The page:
His ability to visualize things in three dimensions in the air in front of his eyes is not linked to that disorder, but is a separate thing for which there is no particular name or explanation. The things he visualized weren't memories but new inventions. This is a very rare phenomenon and although some autistic savants also have this ability, it is not a "symptom" of autism per se. Quite a few non-autistic people can do the same thing, or I should say, the same thing happens to them.

Temple Grandin is not "mildly autistic", either. She's a high-functioning autistic person.

When you say you are "mildly autistic", does this mean you have gotten a diagnosis of "Asperger's Syndrome"? The reason I ask is because Asperger's is sometimes refered to as a "mild form of autism". Still, it's not the same thing as "high-functioning" autism.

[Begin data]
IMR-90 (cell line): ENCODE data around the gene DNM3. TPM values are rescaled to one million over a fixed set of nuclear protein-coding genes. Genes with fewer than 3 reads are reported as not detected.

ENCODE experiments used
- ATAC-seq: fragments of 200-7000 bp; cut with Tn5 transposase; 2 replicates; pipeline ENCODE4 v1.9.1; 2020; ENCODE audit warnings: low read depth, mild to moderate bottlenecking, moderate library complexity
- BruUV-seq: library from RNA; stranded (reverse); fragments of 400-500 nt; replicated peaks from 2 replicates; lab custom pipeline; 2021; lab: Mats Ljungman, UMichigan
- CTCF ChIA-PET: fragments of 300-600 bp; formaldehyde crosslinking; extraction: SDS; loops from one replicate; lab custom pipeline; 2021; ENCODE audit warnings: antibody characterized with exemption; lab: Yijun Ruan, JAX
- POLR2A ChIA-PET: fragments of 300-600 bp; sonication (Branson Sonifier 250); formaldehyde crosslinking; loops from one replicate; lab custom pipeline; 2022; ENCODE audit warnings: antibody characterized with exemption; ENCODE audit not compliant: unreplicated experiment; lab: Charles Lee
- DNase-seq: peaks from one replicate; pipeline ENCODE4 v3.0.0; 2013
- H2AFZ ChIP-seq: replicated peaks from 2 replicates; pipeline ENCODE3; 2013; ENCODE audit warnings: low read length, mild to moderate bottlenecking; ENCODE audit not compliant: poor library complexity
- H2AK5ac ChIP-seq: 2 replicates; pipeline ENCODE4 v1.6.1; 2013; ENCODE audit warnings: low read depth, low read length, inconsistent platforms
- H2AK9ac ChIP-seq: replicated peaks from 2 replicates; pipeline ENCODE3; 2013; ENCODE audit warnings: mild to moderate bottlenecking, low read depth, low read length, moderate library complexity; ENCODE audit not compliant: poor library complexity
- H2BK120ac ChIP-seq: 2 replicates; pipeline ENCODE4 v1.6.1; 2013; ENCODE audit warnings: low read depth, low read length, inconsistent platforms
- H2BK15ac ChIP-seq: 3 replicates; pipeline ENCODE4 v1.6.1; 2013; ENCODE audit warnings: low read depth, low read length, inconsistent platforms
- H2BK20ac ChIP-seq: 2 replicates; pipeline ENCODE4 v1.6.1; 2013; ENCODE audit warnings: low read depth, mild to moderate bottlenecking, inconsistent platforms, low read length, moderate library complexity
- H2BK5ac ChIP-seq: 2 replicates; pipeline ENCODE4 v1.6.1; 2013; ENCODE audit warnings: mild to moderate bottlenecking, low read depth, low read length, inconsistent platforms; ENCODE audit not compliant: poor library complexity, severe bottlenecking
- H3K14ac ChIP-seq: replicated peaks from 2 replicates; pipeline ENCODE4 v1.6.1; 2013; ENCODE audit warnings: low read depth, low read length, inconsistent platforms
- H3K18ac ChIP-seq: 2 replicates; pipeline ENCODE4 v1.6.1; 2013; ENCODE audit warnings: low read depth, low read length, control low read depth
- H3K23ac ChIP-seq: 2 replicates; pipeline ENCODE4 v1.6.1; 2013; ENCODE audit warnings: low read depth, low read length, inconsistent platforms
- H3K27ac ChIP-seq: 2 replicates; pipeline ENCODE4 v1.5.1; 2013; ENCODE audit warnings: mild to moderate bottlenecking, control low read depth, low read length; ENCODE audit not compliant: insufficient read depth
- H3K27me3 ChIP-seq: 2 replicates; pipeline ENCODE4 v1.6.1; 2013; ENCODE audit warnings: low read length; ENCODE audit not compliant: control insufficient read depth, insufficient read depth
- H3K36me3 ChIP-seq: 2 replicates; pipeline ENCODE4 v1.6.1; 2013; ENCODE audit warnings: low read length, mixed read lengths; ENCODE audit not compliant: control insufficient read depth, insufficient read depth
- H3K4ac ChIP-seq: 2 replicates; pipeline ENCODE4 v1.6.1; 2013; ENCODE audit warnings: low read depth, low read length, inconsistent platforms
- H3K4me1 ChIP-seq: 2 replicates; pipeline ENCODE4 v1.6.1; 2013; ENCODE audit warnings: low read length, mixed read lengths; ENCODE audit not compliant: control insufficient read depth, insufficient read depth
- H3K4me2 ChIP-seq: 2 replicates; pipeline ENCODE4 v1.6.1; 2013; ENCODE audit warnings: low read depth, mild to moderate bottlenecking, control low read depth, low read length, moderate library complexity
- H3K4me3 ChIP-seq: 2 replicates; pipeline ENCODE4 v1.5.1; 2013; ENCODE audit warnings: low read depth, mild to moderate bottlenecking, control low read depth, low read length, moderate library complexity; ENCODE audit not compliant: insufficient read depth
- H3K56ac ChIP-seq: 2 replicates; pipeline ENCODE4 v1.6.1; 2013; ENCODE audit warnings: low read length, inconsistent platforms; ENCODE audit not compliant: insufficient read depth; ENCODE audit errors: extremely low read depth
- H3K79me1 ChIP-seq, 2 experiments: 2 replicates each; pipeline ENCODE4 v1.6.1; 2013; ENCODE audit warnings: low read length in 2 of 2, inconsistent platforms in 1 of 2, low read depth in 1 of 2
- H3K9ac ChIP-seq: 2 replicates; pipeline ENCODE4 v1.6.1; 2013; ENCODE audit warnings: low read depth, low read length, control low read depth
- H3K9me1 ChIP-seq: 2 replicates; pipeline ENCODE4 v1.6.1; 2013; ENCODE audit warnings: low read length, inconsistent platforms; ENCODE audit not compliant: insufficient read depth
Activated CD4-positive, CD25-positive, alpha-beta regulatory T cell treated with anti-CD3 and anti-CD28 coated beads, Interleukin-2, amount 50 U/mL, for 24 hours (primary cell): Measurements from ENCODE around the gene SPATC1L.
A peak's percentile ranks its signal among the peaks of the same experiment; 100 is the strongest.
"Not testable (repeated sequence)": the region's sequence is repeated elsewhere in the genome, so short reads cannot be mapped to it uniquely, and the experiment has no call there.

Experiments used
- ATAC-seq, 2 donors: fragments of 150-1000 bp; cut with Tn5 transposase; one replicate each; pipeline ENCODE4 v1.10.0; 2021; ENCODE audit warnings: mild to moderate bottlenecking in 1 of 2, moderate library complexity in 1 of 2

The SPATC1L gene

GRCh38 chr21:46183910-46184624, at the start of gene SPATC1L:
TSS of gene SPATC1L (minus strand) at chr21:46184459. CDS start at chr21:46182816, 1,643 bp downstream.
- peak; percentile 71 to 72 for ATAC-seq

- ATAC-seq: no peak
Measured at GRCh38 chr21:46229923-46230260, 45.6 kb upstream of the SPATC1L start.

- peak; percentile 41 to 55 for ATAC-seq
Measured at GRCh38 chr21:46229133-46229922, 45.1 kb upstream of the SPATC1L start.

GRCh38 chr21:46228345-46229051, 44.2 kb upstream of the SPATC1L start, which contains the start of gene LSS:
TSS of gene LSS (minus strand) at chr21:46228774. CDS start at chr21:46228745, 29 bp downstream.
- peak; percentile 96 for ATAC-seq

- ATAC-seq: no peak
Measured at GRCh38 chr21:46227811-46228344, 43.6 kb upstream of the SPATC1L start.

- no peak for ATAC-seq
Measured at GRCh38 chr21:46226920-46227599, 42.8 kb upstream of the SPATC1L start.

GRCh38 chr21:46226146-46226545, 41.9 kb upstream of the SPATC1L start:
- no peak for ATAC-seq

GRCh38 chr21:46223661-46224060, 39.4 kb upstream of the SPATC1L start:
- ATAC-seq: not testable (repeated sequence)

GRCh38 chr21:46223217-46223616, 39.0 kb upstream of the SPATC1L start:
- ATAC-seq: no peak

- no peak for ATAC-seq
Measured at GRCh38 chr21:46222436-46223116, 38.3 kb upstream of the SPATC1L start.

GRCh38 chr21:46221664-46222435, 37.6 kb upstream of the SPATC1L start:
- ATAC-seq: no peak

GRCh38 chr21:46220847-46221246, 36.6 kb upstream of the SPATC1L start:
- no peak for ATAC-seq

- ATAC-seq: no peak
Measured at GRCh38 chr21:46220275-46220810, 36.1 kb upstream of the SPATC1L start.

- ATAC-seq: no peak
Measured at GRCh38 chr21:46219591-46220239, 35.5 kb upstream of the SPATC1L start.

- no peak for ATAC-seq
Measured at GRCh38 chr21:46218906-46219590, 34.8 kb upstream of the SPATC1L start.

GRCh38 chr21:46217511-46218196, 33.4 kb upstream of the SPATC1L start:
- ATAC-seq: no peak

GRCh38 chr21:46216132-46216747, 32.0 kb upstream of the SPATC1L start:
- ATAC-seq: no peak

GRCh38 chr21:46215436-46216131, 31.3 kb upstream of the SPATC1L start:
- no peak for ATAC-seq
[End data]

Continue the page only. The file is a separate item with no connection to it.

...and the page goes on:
zoobyshoe
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#8
Oct9-05, 06:34 PM
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Quote Quote by TheStatutoryApe
According to a cheesy online IQ test I have a strong visual spacial perception yet I'm dyslexic.
You ought to start a thread here about dyslexia. I'm sure there are others around who have it as well. A quick look in one of my books tells me there are four different kinds. I think there'd be a fair amount of stuff to discuss.
cotarded
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Nov9-05, 06:42 PM